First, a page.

New emigration flows from Spain to Europe: the path of economic crisis and austerity policies

Enrique Ortega, Universitat Autònoma de Barcelona
Andreu Domingo, Universitat Autònoma de Barcelona
Albert Sabater, University of St Andrews

After a period of intensive economic growth and the immigration boom, Spain has been hit hard by the crisis. The impact has been particularly severe in the case of young nationals and immigrant workers, affecting migration trends and patterns. In line with this conjuncture, there has been a sharp decline in the inflows of foreigners followed by a progressive increase in return and re-migration. The deteriorating labor market situation, austerity measures and the lack of economic opportunities resulted in an increase in the outflows of Spanish nationals, both native-born and those foreign-born who acquired Spanish nationality, to other European countries, particularly the United Kingdom, France and Germany. At the same time, the so-called lifestyle migrants from northern and central Europe have also faced the recession, as shown by the decrease in inflows and the rise in departures from Spain. This study analyzes three concurrent migration patterns that characterize a new migratory phase, focusing on those flows with origin in Spain and destination in European countries: 1) Spanish emigration and neo-Hispanic migration; 2) Return of foreign nationals from northern and central European countries; and 3) Re-migration of foreign nationals. This paper adopts a path-creating path-dependence perspective to examine these new emigration flows through an analysis based on microdata from the Residential Variation Statistics of the Spanish National Institute of Statistics (INE).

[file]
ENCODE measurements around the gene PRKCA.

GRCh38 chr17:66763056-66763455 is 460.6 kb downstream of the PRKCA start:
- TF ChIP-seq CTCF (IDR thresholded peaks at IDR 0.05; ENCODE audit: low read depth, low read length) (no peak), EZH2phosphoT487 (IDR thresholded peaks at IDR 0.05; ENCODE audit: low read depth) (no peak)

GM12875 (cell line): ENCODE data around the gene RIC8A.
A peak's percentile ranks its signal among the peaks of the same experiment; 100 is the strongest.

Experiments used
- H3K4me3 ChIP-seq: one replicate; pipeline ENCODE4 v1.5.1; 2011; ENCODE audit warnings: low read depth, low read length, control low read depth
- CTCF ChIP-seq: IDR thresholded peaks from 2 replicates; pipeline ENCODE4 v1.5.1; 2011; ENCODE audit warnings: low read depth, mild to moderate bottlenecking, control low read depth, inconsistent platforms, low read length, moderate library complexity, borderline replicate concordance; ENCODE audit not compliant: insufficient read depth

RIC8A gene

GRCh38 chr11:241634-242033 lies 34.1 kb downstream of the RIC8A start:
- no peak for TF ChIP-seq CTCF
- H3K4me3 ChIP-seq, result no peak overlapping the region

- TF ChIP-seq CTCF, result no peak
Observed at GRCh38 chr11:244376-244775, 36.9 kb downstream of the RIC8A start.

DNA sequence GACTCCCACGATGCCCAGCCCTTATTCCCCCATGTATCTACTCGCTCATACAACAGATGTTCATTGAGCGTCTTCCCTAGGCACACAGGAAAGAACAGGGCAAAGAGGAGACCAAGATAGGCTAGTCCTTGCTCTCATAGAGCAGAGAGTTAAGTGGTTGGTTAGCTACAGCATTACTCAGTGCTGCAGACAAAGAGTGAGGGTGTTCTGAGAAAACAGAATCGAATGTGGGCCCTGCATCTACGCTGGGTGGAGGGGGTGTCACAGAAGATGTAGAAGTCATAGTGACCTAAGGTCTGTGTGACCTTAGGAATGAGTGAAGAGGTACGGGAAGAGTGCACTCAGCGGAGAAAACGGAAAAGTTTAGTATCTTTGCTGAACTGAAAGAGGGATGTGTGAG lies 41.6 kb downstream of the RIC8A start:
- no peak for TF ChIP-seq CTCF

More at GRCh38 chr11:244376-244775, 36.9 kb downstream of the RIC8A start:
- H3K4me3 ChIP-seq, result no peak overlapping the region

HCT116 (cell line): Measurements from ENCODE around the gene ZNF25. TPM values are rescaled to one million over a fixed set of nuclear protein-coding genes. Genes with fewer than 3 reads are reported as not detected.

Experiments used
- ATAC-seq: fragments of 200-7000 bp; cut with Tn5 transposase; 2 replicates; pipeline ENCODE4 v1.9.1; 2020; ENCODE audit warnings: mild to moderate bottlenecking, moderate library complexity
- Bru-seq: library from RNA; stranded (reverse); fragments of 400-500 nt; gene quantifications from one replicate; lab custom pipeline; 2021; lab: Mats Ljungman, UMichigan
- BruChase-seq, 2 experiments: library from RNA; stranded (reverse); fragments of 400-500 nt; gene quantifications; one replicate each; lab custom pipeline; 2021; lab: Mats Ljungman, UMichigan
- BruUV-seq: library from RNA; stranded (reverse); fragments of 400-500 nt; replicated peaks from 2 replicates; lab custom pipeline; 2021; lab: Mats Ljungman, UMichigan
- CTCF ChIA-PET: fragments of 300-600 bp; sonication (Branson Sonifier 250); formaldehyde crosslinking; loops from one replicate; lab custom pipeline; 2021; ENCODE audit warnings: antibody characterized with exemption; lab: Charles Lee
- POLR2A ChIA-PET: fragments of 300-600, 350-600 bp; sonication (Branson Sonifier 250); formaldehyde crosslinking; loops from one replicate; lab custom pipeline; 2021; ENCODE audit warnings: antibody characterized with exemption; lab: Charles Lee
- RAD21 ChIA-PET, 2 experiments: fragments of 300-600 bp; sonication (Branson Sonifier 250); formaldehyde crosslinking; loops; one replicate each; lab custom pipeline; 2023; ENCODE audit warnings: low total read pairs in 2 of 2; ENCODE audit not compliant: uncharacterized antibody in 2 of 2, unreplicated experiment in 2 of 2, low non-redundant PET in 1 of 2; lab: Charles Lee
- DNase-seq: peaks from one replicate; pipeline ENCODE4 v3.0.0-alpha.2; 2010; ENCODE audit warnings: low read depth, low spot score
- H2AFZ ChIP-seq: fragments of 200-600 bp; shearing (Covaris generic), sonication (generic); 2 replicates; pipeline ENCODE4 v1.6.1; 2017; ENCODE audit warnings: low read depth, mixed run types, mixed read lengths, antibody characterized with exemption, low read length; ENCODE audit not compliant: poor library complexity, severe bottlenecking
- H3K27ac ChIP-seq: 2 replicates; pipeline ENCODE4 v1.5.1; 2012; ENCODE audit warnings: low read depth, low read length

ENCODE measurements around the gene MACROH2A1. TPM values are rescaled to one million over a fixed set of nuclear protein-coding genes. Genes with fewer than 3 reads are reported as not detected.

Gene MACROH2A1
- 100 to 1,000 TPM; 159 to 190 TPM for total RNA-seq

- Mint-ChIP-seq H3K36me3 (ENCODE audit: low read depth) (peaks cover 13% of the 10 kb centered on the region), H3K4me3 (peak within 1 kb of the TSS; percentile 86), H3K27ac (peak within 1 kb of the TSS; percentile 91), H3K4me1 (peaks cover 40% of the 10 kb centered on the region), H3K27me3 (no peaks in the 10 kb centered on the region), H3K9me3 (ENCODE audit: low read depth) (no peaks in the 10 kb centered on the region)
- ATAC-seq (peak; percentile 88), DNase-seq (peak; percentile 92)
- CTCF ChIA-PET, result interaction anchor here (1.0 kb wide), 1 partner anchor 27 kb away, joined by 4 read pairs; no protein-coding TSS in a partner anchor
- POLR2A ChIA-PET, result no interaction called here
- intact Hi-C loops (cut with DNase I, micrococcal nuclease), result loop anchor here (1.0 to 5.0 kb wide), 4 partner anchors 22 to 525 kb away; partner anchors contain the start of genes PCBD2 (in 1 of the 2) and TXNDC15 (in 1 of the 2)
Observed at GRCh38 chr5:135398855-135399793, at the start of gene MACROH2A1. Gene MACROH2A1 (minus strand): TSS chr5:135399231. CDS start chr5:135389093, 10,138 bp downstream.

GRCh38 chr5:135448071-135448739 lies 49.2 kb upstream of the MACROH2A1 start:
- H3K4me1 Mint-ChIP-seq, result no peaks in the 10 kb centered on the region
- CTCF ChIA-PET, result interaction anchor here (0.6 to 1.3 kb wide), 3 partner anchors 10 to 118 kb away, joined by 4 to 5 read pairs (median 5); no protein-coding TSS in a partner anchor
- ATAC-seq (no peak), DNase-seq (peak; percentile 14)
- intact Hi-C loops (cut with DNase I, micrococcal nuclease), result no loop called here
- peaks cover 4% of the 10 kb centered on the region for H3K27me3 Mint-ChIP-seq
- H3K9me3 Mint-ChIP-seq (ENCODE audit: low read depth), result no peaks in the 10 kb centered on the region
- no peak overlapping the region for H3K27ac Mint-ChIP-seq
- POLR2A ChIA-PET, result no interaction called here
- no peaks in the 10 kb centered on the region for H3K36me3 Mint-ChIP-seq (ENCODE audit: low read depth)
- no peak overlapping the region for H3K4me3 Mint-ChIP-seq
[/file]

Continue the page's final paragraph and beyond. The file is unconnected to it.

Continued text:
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Presented in Session 98: Emigration and depopulation

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